Operative Time Prognosticates Long-term Abdominal Morbidity And Complication Requiring Treatment After Diep Flap Breast Reconstruction
Y. Edward Wen, BA, Cyrus Steppe, BA, Zhiguo Shang, PhD, Sumeet S. Teotia, MD, Nicholas T. Haddock, MD.
UTSW, Dallas, TX, USA.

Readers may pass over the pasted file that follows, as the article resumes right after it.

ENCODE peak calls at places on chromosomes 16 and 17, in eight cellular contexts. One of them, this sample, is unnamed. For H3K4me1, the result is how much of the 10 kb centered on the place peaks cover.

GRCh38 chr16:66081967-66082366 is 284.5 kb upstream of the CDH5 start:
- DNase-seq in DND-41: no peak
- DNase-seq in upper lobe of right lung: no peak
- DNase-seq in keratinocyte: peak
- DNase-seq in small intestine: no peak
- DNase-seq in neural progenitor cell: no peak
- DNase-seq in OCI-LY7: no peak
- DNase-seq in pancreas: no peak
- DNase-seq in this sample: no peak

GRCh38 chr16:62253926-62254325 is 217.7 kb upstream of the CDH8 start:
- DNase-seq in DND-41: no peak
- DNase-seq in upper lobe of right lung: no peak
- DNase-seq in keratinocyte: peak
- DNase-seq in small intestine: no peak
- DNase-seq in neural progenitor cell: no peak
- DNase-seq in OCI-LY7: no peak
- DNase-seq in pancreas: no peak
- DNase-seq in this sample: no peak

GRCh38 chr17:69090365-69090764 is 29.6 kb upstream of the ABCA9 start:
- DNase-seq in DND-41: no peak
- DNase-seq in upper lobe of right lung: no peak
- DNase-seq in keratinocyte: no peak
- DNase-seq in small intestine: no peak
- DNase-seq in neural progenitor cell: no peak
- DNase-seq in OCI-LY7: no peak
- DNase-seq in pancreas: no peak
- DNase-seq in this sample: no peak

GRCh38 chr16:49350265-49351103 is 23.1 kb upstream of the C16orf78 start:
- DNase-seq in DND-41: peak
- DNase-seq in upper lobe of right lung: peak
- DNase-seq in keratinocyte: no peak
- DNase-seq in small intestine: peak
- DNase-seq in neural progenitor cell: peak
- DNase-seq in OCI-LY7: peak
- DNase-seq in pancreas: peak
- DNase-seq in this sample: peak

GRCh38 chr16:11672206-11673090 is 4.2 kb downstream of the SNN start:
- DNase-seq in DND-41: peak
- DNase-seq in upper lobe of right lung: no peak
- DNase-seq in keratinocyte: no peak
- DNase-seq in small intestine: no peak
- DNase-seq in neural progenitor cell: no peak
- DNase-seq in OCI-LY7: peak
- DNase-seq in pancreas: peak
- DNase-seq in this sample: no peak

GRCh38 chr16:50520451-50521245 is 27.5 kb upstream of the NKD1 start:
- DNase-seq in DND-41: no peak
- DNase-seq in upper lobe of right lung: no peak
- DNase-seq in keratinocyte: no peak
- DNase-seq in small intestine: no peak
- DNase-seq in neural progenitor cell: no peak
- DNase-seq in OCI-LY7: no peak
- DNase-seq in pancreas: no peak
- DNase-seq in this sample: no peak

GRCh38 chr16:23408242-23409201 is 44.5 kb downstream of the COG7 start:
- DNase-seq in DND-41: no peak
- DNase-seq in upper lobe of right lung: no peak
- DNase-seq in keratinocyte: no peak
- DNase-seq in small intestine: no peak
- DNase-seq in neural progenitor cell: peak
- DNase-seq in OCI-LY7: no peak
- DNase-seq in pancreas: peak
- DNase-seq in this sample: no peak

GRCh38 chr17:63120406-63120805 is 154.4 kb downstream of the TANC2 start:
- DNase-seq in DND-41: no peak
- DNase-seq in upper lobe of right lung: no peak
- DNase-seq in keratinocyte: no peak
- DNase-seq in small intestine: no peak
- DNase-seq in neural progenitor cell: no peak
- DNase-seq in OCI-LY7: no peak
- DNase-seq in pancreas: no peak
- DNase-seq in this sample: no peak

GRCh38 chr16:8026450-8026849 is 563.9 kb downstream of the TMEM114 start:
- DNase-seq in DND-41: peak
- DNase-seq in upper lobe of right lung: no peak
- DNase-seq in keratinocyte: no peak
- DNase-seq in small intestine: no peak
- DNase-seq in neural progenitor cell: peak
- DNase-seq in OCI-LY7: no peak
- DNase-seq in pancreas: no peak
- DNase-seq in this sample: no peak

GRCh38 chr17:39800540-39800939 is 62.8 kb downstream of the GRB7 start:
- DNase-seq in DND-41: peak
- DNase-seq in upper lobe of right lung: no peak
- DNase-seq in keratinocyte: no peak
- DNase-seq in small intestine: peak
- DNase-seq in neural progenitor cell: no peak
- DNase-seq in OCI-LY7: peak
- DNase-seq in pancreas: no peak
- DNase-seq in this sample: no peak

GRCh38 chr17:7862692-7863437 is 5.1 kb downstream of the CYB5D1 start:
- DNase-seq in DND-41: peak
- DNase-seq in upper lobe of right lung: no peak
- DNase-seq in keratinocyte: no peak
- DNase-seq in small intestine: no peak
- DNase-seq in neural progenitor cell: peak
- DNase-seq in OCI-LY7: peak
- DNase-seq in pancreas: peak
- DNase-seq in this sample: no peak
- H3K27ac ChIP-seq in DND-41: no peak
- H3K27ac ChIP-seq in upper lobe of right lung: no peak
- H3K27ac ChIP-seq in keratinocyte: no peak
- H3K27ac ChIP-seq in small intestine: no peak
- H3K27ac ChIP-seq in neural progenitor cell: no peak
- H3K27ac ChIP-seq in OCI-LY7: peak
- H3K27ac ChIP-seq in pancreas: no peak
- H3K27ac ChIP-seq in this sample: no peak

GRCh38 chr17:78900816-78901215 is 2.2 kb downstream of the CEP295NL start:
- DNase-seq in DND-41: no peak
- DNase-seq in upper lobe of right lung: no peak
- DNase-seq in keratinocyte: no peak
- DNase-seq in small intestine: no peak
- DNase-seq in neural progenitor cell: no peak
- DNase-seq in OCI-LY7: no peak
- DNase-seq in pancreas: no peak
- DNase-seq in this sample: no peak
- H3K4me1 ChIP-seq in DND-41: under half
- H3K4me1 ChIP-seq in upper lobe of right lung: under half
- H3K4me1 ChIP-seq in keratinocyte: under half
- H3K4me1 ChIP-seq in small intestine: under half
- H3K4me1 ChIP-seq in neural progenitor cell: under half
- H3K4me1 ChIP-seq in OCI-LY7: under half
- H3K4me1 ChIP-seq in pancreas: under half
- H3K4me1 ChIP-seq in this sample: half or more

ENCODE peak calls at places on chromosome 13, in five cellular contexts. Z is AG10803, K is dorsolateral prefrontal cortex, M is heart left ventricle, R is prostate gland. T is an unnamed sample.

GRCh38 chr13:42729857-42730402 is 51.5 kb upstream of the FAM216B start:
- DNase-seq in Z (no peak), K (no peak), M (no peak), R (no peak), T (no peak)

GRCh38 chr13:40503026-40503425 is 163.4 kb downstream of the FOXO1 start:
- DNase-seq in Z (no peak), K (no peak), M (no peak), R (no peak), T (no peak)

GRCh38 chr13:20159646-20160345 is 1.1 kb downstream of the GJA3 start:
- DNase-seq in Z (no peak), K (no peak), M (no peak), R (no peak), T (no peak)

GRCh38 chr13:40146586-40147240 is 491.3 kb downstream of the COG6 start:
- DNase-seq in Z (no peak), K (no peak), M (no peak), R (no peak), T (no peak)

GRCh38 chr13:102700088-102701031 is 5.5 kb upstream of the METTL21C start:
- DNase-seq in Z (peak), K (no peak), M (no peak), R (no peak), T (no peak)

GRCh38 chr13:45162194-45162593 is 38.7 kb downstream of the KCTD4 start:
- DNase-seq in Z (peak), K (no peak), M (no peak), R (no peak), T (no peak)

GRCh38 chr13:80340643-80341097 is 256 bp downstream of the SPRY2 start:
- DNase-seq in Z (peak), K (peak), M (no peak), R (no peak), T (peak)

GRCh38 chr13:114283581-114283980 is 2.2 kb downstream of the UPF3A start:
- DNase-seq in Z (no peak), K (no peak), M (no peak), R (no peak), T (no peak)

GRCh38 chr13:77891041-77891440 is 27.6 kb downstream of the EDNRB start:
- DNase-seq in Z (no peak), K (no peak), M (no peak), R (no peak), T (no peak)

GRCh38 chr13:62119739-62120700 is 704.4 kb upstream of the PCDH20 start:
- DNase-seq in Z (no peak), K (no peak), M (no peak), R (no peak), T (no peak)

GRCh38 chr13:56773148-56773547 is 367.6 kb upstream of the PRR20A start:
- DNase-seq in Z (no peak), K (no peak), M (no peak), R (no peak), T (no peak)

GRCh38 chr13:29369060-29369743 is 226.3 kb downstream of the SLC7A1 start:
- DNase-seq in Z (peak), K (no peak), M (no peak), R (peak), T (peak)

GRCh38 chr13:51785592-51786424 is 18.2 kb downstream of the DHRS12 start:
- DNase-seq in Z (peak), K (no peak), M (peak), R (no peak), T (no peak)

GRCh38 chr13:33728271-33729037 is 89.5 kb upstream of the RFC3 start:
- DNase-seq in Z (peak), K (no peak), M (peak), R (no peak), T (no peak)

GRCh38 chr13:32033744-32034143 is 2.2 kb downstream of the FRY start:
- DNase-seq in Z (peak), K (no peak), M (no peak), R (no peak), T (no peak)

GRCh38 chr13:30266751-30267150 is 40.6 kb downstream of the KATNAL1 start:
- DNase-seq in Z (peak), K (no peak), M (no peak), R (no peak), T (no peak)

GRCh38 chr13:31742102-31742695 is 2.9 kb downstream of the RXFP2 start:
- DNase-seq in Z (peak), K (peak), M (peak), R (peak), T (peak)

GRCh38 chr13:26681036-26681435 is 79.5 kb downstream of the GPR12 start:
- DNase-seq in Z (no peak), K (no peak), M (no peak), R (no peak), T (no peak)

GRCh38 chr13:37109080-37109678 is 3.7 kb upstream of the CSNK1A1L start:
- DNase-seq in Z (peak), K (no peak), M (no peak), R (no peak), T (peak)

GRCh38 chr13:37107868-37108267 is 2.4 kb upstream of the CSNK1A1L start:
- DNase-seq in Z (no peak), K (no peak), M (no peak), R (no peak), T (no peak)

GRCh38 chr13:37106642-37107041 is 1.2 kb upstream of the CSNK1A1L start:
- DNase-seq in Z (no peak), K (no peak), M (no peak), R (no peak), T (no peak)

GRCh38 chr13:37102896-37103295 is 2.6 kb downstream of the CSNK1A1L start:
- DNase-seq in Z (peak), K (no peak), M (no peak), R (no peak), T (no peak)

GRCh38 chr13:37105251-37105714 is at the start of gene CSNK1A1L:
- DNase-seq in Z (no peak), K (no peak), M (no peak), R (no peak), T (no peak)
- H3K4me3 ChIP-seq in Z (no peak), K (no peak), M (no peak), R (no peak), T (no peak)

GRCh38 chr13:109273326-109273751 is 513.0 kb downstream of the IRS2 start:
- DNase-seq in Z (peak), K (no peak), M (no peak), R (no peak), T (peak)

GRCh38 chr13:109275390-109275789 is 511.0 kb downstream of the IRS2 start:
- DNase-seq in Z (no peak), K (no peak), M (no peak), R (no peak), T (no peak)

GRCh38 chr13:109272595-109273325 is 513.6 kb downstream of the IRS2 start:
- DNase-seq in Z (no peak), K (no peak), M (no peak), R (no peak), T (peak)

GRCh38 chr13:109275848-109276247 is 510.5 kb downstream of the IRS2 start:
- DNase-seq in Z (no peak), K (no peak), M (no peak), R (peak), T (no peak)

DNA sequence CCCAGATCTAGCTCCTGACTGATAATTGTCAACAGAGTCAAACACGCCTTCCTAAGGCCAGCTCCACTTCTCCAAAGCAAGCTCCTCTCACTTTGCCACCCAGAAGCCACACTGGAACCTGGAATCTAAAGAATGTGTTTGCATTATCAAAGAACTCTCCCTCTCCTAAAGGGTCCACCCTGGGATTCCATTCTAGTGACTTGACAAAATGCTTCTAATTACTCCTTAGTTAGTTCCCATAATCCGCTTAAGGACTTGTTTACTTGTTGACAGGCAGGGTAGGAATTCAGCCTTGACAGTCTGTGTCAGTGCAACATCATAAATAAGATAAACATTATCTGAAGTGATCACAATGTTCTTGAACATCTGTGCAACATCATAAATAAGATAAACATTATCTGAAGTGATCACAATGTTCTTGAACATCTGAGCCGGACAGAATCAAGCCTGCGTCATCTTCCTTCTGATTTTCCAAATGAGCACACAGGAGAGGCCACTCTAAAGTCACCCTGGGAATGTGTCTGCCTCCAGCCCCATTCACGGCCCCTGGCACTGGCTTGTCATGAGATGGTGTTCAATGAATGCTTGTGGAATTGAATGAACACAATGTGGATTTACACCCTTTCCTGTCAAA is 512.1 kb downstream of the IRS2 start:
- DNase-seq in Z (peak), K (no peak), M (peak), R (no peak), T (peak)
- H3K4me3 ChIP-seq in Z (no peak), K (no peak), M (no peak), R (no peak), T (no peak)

PURPOSE: The relationship between skin-to-skin operative time and long-term and treated complications after deep inferior epigastric artery perforator (DIEP) flap breast reconstructions has not been thoroughly investigated. The study objective was to evaluate if operative time would independently prognosticate the type and number of treated complications, as well as long-term abdominal morbidity. METHODS: Patients who underwent bilateral DIEP flaps from 2010-2021 by two senior surgeons with standardized surgical and postoperative protocols were retrospectively reviewed. Inclusion required at least 1 year of postoperative follow-up. Extensive multivariate regression analyses were utilized to adjust for potential confounders, including measures of intraoperative complexity. RESULTS: 336 patients were entered into multivariate analyses. After risk adjustment, there was a significant increase in risk of all treated complications per hour (all p<0.05). Of note, each hour of operation increased risk of complications requiring hospital course treatment by 25% (p<0.00001, Figure 1), flap-site complications requiring readmission treatment by 24% (p<0.00001), and flap-site complications requiring hospital course treatment by 26% (p<0.00001). Long-term abdominal morbidity (abdominal bulge) increased by 25% per hour of operative time (p<0.00001). Number of complications requiring any treatment, abdominal donor-site complications requiring any treatment, and complications requiring hospital course treatment had statistically significant linear relationships with duration of surgery (all p<0.05). CONCLUSION: Operative time independently predicts complications requiring treatment, especially long-term abdominal morbidity and complications requiring hospital course or readmission treatment.
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